She was Member of Parliament for Halifax from 1987 until 2005. She is a left-winger who was a member of the Socialist Campaign Group and is a Eurosceptic. A frequent rebel against the Labour government elected in 1997, Mahon stepped down from the House of Commons at the 2005 general election and was succeeded by a Labour councillor, Linda Riordan. She resigned from the Labour Party in April 2009, saying she can no longer tolerate how the party operates. Mahon, who has a history of peace activism, opposed the Iraq War and missile defence plans in her time in office. She sought to protect benefits for parents, women's rights (particularly in regard to abortion), and gay rights. Mahon was also a supporter of reform of the House of Lords.
She attended a grammar school in Halifax. In 1979, she gained a BA in Social Policy from the University of Bradford. She worked in the NHS as a nursing auxiliary for ten years. She taught Trade Union Studies at Bradford College from 1980 to 1987 and was a councillor on Calderdale Council.
In November 2005, a film documentary by Sigfrido Ranucci of Italy's Rai News 24, The Hidden Massacre, asserted that the US military had used White Phosphorus (WP) as an incendiary weapon, including against civilians in Fallujah during operation Phantom Fury. The RAI documentary also quoted a 13 June 2005 UK MOD letter to former Labour MP Alice Mahon stating that:
"The US destroyed its remaining stock of Vietnam era napalm in 2001 but, according to the reports for 1 Marine Expeditionary Force (1 MEF) serving in Iraq in 2003, they used a total of 30 MK 77 weapons in Iraq between 31 March and 2 April 2003, against military targets away from civilian areas. The MK 77 firebomb does not have the same composition as napalm, although it has similar destructive characteristics. The Pentagon has also told us that owing to the limited accuracy of the MK 77, it is not generally used in urban terrain or in areas where civilians are congregated".
Mahon acted as a defence witness in the trial of Slobodan Milošević in 2006. Following the testimony of Slobodan Jarčević, who was foreign minister of the self-declared Republic of Serbian Krajina, RSK, in modern-day Croatia, from October 1992 until becoming foreign policy advisor to the RSK president Milan Martić in April 1994, Milošević called Mahon, who was a member of the British parliament throughout the 1990s and also sat on the NATO parliamentary committee from 1992 onwards.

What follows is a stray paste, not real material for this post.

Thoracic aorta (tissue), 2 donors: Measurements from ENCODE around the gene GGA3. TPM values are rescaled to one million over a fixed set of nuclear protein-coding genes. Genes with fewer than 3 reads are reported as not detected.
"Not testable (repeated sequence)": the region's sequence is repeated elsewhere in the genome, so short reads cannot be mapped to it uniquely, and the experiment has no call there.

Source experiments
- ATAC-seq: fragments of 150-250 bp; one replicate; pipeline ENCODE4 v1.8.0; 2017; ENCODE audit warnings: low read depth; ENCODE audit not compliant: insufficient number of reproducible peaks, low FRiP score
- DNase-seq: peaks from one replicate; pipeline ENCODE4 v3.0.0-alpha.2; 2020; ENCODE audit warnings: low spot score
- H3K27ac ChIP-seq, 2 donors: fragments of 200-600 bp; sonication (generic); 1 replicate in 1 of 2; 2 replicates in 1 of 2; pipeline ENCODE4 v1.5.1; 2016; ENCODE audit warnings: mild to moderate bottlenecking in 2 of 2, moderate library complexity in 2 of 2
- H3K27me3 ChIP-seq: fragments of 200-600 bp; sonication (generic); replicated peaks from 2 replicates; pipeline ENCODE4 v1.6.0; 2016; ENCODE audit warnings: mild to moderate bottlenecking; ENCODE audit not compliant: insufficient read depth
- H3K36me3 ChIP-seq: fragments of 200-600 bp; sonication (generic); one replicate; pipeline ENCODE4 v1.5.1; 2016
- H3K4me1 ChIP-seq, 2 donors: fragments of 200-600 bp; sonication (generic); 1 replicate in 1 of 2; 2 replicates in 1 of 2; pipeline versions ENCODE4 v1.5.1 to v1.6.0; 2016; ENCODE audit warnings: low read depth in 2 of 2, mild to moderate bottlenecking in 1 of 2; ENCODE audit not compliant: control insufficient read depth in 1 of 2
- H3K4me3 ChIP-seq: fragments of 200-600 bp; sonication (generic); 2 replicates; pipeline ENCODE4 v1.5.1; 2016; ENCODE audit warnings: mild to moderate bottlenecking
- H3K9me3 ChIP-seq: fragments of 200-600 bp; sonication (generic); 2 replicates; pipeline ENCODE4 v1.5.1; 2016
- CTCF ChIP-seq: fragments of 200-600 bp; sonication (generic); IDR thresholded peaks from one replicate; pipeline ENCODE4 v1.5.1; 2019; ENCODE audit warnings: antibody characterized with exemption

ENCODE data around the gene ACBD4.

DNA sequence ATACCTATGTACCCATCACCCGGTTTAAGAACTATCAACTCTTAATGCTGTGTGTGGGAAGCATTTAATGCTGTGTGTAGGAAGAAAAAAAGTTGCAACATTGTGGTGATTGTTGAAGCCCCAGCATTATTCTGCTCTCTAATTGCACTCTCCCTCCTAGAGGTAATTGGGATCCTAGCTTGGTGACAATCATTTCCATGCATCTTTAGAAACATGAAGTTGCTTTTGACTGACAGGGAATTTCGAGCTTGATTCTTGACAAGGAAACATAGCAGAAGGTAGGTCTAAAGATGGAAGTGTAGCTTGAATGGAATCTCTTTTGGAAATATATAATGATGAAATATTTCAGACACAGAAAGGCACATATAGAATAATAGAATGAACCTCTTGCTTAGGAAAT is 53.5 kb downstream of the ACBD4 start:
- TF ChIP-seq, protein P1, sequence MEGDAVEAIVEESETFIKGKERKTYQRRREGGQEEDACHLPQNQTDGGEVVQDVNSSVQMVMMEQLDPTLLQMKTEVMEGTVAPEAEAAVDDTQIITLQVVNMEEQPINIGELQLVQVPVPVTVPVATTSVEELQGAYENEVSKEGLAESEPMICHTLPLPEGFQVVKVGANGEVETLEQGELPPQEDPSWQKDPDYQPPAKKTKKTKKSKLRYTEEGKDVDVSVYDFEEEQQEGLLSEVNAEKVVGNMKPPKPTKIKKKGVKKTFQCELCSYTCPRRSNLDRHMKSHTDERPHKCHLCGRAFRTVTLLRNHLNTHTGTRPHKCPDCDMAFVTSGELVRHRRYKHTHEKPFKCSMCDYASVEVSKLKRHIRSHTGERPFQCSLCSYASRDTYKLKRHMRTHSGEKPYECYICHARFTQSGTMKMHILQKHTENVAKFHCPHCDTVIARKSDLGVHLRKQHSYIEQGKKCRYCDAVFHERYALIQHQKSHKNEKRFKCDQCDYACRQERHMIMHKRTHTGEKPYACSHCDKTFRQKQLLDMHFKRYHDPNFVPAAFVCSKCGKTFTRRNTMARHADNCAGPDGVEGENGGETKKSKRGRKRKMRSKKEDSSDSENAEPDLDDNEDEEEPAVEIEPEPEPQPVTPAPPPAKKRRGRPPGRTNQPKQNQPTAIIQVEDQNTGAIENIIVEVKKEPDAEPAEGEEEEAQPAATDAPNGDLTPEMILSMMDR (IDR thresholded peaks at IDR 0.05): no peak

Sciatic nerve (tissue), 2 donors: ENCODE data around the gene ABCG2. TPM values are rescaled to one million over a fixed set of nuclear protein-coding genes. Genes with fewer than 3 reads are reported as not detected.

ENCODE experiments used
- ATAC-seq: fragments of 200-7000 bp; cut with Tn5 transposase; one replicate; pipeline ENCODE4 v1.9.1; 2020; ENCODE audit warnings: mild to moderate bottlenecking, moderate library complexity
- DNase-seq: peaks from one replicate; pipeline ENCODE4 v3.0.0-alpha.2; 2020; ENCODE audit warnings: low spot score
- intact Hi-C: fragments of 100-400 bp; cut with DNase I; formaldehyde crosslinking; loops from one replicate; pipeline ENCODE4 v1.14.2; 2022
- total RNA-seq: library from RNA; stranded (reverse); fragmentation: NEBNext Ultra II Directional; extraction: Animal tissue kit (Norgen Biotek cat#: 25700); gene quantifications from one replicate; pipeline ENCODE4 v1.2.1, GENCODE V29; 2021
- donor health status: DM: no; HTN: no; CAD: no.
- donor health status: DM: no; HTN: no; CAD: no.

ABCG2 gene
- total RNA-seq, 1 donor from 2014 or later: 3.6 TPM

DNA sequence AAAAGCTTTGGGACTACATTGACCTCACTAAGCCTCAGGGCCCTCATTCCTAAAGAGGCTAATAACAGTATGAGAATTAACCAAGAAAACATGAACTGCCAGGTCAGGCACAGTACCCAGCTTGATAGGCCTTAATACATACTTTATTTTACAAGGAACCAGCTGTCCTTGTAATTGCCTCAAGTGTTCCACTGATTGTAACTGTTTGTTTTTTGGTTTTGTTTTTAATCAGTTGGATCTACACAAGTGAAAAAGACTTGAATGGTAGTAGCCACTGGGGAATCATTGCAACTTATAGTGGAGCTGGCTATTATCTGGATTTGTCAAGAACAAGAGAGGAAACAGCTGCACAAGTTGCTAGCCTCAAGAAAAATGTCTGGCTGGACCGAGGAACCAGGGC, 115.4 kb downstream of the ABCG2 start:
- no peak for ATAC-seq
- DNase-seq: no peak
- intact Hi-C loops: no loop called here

In 1999, she said:
Having visited Yugoslavia, I feel as strongly about the innocent civilian victims of laser-guided bombs as I do about victims of ethnic cleansing and the Albanian refugees who must have the right to return home in safety
Mahon suffers from age-related macular degeneration (AMD), an eye disease which destroys the central part of the vision in the eye, making the sufferer ultimately blind. According to the RNIB, more than 18,000 people in Britain go blind every year due to the condition making the disease the leading cause of sight loss in Britain. Mahon lost most of the sight in one eye due to AMD, and expects to lose sight in the other. Calderdale Primary Care Trust has refused to fund a drug which could stabilise or improve Mahon's condition, and so she has taken to a high-profile publicity campaign and threatened to take the PCT to the High Court in 2007.
Mahon resigned her membership of the Labour party in April 2009 saying she can no longer condone how it operates.
In her letter to the Halifax Constituency Labour Party she criticised the Prime Minister: "This Labour Government should hang its head in shame for inflicting [the Welfare Reform Bill] on the British public just as we face the most severe recession any of us have experienced in a lifetime." The Bill has been criticised by a number of disability campaign groups and Labour MPs for not helping the disabled or unemployed. Mahon said that she "totally disapproved of everything Tony Blair was doing" and was dismayed at the impotency shown by the government in tackling energy providers and financial institutions. She condemned the failure of the party to stick to its election manifesto, including pledges not to privatise the Royal Mail, and to give the country a referendum on the EU Constitution (which later became the Lisbon Treaty).
The Damian McBride smear revelations left her "sickened" according to the Yorkshire Post:
"My stepdaughter Rachel said to me: ‘How could they do that to people like David Cameron and his wife Samantha when they had recently lost their son Ivan? What kind of people think it would be a good idea to smear them?' I was sickened by that – that is not the Labour Party that I joined all those years ago… Quite simply I have had it with New Labour."
Mahon continues to be active in left-wing politics, particularly through the Stop the War Coalition and CND. She is a Distinguished Supporter of the British Humanist Association and an Honorary Associate of the National Secular Society. The No2EU campaign reports she has decided to support them in the June 2009 European Parliament election.
She was formerly married to John Gledhill; the couple had two sons, Kris (a barrister, currently an academic at the University of Auckland Law School in New Zealand) and Kurt (who lives with his family in Yorkshire). The couple divorced in the 1970s and she married Tony Mahon.